A Futile and Stupid Gesture, based on the biography of National Lampoon co-founder Doug Kenney (from the book of the same name), presents a compressed (for time) story of a troubled man who gets his joy entirely from giving joy to others.
The film also shows how Doug’s inability to bring himself joy haunts him throughout his life, as his eye for spotting talent and crafting pitches launches careers for those around him, while he feels that no amount of success will ever be enough.
A Harvard grad at the film’s opening, Doug (Will Forte) is desperate to hold onto the good times of his mid-‘60s scholarship at any cost. So much so, that when pressed by his parents (Annette O’Toole and Harry Groener) about his plans for law school, Doug declares extemporaneously that he’s going to start his own magazine rather than join the office drones.
His soon-to-be publishing partner Harry Beard (Domhnall Gleeson) responds with a thoughtful, “tempting,” and retorts that publishers do, in fact, themselves need desks. This kind of dynamic—where Doug acts first, and figures out the plan on his way, bringing more thoughtful people along with him—is one he repeats with almost every talented person that A Futile and Stupid Gesture shows him meeting.
The film handles the different aspects of Doug’s personality by presenting three different Dougs to the audience: young Doug, dealing with his older brother’s death (or not dealing with it, as we watch him do), 1970s Doug (Forte), self-destructive and brilliant as anyone could recognize, and modern Doug (Martin Mull), narrating at points and providing an example of what Doug would look like if he were able to get his collective shit together.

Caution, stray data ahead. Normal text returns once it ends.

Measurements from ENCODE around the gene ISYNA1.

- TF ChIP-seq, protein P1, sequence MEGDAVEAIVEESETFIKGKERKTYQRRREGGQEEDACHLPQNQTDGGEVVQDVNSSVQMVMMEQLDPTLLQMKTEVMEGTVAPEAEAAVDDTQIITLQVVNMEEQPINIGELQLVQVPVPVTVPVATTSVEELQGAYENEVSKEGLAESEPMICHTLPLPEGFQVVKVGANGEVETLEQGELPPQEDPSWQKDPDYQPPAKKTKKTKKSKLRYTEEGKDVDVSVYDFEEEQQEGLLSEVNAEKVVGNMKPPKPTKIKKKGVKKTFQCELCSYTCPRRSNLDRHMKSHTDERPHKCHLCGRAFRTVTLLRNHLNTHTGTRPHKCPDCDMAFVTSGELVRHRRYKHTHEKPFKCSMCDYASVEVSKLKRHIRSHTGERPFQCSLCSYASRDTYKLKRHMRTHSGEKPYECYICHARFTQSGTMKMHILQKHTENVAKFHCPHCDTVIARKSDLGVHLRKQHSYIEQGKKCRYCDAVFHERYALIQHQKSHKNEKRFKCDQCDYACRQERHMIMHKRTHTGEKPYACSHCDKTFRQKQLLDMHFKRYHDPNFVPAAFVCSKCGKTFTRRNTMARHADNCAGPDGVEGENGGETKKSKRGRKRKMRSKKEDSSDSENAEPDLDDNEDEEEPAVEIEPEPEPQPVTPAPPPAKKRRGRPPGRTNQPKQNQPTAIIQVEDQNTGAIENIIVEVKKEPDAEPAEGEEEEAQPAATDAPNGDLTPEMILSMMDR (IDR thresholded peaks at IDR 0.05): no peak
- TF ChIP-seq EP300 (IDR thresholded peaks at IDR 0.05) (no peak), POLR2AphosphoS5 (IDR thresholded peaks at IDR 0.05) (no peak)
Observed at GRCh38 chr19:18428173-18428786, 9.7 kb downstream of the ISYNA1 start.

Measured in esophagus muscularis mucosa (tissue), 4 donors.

Modern Doug’s moments come off more as Shakespearean asides to the audience, to address or detail how things happened or didn’t exactly happen the way they were being presented. An entire scene is spent explaining apologetically how, because it was the early ‘70s, they didn’t hire any black people. “But in our defense, we also didn’t look for any funny Jews, either,” Doug offers as a deflection that immediately gets shot to hell once the likes of Gilda Radner and Harold Ramis show up in the story.
The film feels disjointed in its telling, likely a product of the fuzzy memories from everyone who was actually there and is still alive, and the massive amounts of drugs that floated around. A Futile and Stupid Gesture mostly plays it for laughs, but there are metric tons of drugs in this movie, and I don’t for a second believe they weren’t actually there in the moment either.
Forte plays Doug well in these moments, as a man who thrives on the energy getting laughs provides, but feels he needs even more energy to keep getting those laughs. So, he turns to cocaine. A lot of cocaine. Herculean amounts of cocaine. The drug abuse loses Doug a friend in Harry, but gains him a drug buddy in Chevy Chase (Joel McHale, in a meta bit of casting that’s honestly brilliant). Chevy is clearly Doug’s closest friend in these darker moments, as Doug’s self-doubt and self-sabotage come to a head at the press screening for Caddyshack. Chevy and Doug’s girlfriend Kathryn (Emmy Rossum) try to get through to him about his need for help—help with the drugs, help with his deep psychological problems, help with his generally broken nature.
A Futile and Stupid Gesture takes a turn at this point for the sentimental, but it’s to the credit of the cast and mostly Gleeson, McHale and especially Forte, that the moment lands. That it’s then followed by a food fight is a detail Kenney himself would’ve probably liked.
A Futile and Stupid Gesture manages to find a through line in a man who, by its own telling, seemed almost allergic to the concept, living moment to moment looking for the next rush of joy that he found outside of himself.
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